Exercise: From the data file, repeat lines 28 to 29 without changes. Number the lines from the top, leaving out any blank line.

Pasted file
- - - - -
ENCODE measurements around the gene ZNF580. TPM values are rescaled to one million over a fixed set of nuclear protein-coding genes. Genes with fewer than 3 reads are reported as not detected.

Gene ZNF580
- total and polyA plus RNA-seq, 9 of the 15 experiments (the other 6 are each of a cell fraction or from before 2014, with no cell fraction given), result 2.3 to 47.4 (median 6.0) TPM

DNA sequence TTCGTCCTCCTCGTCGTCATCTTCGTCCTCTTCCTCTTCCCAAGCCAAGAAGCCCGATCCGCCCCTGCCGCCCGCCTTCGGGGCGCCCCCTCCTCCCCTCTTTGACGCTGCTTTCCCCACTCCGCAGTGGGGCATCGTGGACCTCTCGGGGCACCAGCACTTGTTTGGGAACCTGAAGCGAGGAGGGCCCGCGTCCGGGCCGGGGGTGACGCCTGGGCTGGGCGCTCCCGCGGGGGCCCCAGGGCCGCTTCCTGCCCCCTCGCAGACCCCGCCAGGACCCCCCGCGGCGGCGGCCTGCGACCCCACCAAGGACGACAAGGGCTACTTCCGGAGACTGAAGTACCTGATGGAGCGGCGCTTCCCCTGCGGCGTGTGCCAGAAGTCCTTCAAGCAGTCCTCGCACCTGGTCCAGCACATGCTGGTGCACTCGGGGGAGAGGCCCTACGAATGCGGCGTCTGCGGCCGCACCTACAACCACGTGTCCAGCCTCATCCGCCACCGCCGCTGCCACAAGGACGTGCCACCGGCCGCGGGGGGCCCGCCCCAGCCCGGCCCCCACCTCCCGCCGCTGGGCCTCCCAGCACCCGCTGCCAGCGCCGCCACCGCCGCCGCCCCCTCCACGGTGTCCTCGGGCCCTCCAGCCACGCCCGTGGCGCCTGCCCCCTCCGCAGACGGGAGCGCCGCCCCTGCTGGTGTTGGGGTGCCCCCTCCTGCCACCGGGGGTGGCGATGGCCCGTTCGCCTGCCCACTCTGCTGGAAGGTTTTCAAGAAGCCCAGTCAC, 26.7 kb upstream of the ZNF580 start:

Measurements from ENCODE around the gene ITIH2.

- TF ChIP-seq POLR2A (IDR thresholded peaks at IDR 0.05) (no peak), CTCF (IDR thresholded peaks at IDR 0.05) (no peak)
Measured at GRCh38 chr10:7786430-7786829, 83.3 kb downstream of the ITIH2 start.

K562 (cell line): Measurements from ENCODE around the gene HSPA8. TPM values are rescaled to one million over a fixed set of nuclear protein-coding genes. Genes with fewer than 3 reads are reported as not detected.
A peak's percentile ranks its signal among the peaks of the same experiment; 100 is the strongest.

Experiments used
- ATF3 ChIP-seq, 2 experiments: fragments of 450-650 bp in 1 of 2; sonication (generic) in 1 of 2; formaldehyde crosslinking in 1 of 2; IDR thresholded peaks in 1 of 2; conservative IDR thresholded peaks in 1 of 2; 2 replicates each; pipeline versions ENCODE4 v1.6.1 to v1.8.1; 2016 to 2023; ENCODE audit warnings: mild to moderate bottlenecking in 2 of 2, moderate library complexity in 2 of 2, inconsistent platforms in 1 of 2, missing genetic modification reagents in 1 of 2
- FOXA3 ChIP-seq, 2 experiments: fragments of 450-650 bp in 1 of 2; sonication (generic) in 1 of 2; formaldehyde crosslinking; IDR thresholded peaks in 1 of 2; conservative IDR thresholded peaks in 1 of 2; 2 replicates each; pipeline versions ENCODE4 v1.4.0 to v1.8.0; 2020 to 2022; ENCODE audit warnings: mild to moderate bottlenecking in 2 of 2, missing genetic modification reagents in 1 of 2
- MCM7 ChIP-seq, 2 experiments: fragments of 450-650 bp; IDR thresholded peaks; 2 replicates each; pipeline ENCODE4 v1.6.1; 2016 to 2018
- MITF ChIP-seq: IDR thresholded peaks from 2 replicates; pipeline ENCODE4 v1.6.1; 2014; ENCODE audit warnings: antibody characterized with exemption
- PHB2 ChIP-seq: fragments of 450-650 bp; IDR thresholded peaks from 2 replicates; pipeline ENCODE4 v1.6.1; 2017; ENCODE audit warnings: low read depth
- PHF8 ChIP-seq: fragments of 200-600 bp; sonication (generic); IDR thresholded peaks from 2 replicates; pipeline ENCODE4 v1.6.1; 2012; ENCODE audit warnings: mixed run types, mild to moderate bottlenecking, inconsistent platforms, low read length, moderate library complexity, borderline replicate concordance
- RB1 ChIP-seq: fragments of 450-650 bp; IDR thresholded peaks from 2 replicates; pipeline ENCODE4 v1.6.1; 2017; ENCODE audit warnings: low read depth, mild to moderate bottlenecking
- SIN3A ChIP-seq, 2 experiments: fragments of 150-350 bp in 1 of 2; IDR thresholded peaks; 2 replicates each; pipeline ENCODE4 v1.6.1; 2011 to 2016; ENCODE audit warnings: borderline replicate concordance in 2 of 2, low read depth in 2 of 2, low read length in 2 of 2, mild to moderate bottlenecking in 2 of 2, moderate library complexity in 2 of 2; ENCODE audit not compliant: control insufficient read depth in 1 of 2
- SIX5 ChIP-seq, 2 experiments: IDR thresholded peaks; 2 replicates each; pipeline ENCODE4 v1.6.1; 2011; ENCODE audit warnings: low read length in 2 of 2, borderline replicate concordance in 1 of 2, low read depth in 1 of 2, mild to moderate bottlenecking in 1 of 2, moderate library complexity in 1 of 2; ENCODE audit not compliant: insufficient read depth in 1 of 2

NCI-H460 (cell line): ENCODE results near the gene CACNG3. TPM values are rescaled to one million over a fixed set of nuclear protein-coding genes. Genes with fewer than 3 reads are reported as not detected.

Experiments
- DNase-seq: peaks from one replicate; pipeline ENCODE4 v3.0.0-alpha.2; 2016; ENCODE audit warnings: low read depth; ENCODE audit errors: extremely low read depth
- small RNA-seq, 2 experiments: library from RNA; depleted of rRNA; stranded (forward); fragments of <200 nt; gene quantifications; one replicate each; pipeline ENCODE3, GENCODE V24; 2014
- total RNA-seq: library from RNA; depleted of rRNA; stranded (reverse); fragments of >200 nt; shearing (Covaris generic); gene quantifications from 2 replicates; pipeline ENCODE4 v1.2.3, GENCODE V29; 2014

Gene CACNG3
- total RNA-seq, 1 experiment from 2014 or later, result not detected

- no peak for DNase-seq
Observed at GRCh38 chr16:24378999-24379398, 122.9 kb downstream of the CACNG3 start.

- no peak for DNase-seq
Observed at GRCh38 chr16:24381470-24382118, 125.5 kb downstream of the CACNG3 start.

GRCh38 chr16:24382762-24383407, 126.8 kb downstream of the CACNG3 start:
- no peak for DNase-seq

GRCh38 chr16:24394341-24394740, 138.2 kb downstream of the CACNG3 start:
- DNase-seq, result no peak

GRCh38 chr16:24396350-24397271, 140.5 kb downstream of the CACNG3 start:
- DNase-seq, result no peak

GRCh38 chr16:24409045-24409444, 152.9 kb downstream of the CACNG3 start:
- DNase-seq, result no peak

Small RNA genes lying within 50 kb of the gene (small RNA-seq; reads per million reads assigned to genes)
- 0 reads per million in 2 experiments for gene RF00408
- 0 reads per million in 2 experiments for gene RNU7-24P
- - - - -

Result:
Observed at GRCh38 chr16:24378999-24379398, 122.9 kb downstream of the CACNG3 start.

- no peak for DNase-seq